|You are in: Business|
Monday, 2 July, 2001, 10:33 GMT 11:33 UK
Yugoslavia's shattered economy
by BBC News Online's Steve Schifferes
The Yugoslav government will face an uphill task in rebuilding its economy despite the promise of further aid from the world community.
Following the handing over of Slobodan Milosevic to the international war crimes tribunal in the Netherlands, the United States, the European Community and the World Bank pledged $1.28bn to help rebuild the war-damaged economy.
But much of the money will go to pay Yugoslavia's international creditors, who are owed $12.2bn.
Around $800m will actually reach Yugoslavia, where it will be used to rebuild roads and bridges damaged in the bombing and pay the salaries of teachers, doctors and other state workers laid off because of the restructuring of the economy.
"The promised money has to come in fast," said Milica Uvalic, minister for foreign economic cooperation.
And Serbia's Prime Minister Zoran Djindjic warned that "if we don't show the population soon things are getting better the political situation could become very critical."
Three further aid conferences will have to be organised in the coming years to speed aid to Yugoslavia.
Even more important will be attracting private investment, which totaled just $3.2bn for the entire Balkans area last year.
"The country is in total chaos, there are major problems in every aspect of the organisation of the economy," said the World Bank's Rory O'Sullivan, who will help oversee the aid process.
Years of state socialism and a devastating war and its associated economic sanctions, have left the strongest economy in the Balkans on its knees.
With gross domestic product (GDP) of barely $8bn, Yugoslavia is struggling to finance foreign and domestic debt repayments. The budget gap in 2001 is expected to be about $300m.
Although there has been a limited recovery, much of economy is operating at only 50% capacity, while there is a huge balance-of-payments deficit amounting to 12% of social product.
Inflation is also accelerating, and is expected to reach 80% this year compared to 50% in 1999.
As a result, the Yugoslav currency, the dinar, has declined sharply in foreign exchange markets, from 11 dinars to the dollar in 1999 to 59 dinars to the dollar in 2001.
The World Bank estimates that Yugoslavia will need $4bn in foreign financial assistance over the next four years, with at least $1.2bn in 2001.
A respected group of Yugoslavian economists have estimated that the total cost of the war and Nato bombing was much higher - $29.4bn in lost output, equivalent to several years' production.
And Tomislav Milisavljevic of the IZIT Market Research Institute said that the "donations will have a small immediate effect on our industrial production."
The new government of Mr Kostunica is trying to attract foreign direct investment as well as raising money by privatising state assets.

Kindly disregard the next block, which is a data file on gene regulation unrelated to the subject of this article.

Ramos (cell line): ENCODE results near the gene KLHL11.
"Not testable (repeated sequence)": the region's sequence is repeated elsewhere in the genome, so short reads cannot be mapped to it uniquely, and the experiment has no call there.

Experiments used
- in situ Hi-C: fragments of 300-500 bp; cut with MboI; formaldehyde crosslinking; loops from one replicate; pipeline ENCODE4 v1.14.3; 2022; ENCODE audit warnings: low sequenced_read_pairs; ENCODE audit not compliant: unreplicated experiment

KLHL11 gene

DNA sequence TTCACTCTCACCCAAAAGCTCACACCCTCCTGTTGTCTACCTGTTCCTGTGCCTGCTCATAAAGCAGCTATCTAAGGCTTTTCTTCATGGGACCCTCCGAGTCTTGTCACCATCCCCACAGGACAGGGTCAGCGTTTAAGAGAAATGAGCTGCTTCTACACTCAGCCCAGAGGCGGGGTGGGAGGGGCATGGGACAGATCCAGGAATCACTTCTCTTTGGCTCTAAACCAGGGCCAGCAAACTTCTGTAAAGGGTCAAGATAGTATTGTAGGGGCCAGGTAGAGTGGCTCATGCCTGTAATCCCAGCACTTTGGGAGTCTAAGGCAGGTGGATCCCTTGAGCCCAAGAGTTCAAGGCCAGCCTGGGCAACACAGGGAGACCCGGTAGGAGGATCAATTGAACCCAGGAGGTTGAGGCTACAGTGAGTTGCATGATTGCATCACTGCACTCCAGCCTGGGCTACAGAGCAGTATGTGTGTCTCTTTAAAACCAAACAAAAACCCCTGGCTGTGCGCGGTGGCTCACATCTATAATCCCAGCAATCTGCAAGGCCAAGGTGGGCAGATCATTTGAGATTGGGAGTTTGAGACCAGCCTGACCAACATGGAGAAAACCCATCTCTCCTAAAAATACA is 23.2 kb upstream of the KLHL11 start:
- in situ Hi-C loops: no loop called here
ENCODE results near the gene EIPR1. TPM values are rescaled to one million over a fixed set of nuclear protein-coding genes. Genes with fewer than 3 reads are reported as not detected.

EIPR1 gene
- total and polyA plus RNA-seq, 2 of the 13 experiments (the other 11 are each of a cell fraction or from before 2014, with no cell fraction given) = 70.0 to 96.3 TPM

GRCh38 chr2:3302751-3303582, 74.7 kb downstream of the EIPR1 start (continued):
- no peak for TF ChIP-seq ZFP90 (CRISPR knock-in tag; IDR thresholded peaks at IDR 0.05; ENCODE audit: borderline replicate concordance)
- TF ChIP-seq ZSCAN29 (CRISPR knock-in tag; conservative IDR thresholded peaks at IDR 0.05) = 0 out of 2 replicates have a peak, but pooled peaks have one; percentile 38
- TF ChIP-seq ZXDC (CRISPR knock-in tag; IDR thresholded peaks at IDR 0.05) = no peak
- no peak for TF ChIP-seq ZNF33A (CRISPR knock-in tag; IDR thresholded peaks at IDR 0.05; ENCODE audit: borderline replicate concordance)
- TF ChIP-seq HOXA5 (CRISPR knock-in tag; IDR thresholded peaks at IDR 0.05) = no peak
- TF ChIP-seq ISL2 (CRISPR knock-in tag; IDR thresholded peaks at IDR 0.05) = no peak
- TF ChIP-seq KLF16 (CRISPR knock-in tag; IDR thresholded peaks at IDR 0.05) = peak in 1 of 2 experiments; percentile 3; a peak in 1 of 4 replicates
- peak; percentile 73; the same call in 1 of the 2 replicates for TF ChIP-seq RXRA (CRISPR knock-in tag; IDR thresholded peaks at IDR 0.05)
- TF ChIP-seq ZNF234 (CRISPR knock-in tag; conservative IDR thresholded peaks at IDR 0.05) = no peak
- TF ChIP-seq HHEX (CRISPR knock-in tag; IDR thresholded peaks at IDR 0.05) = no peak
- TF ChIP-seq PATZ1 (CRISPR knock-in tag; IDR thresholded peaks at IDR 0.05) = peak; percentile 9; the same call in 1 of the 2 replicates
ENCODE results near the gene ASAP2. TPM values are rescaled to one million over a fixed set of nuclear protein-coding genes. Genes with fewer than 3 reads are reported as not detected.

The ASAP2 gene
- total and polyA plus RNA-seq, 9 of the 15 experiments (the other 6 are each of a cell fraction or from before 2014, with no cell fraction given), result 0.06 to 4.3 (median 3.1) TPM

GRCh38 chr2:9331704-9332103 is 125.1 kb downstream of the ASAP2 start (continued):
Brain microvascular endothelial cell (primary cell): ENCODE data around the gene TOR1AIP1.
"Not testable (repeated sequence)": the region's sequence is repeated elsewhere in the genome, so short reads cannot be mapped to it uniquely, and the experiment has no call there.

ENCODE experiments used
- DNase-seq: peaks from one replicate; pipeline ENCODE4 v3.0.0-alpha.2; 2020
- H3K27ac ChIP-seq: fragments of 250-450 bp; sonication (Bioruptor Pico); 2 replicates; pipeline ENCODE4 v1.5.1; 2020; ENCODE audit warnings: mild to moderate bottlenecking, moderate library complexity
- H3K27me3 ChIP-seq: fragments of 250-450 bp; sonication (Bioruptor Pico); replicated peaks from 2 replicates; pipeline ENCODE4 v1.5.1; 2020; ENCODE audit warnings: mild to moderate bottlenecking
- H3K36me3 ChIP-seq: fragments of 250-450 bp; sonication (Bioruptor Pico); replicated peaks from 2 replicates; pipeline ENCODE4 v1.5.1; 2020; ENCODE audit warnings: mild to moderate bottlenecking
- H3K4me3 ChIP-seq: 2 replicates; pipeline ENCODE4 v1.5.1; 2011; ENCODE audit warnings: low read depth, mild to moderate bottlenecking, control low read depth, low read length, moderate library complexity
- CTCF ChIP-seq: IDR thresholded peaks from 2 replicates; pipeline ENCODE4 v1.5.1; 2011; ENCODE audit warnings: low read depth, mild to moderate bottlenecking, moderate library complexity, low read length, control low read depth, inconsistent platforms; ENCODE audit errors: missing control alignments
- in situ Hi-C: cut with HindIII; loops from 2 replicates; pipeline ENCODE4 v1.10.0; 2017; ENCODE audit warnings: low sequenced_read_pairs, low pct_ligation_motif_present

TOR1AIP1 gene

The government has presented the restructuring plans to donor countries in the hope that it will encourage them to lend more money.
Analysts say that social and economic reform will be more important than aid in the recovery process.
"What we really need is foreign direct investment in our industry," said Serbian economist Snezana Popovcic-Avric.
Serbia expects to raise about $150m by selling off the country's most valuable state-owned assets.
The government wants to use the cash raised to pay-off the companies' foreign debts and compensate the pre-1945 owners.
One of first companies to be privatised will be the Beocin cement factory, which was promised to French construction group Lafarge last September and negotiations are said to be in the "final phase".
But the key sale will be of Zastava, one of Eastern Europe's largest arms manufacturers and maker of the Yugo car, and the national airline JAT which has a good reputation, modern planes and well-trained pilots.
Also under review is the sale of Serbian Telecom to Telecom Italia in 1997 for $1bn, which some said was too low a price.
The new government is also changing the law to encourage majority foreign ownership, which was prohibited under Yugoslavia's system of "social ownership" under which a company's equity was split between the workers and the state.
Most companies are still controlled by employees and their management committees.
Key role in the Balkans
The revival of the Yugoslav economy is the key to the economic recovery in the Balkans, which the EU has been promoting through its the Balkans Stability Pact.
Set up after the Kosovo war in 1999, the group co-ordinates aid from the European Union and the G8 group of the world's top industrialised nations plus Russia to the countries in the region.
Rebuilding Yugoslavia's infrastructure will improve the trade prospects for other Balkan countries, who were closely linked to Serbia before the break-up of Yugoslavia and the slide into civil war.
And by giving the seal of political approval to the new regime could encourage foreign investment throughout the region - and help restore political stability and employment levels in other Balkan countries.
17 Feb 01 | Business
06 Oct 00 | Business
07 May 01 | Business
20 Dec 00 | Europe
The BBC is not responsible for the content of external internet sites
Top Business stories now:
Links to more Business stories are at the foot of the page.
|E-mail this story to a friend|
Links to more Business stories
To BBC Sport>> | To BBC Weather>> | To BBC World Service>>
© MMIII | News Sources | Privacy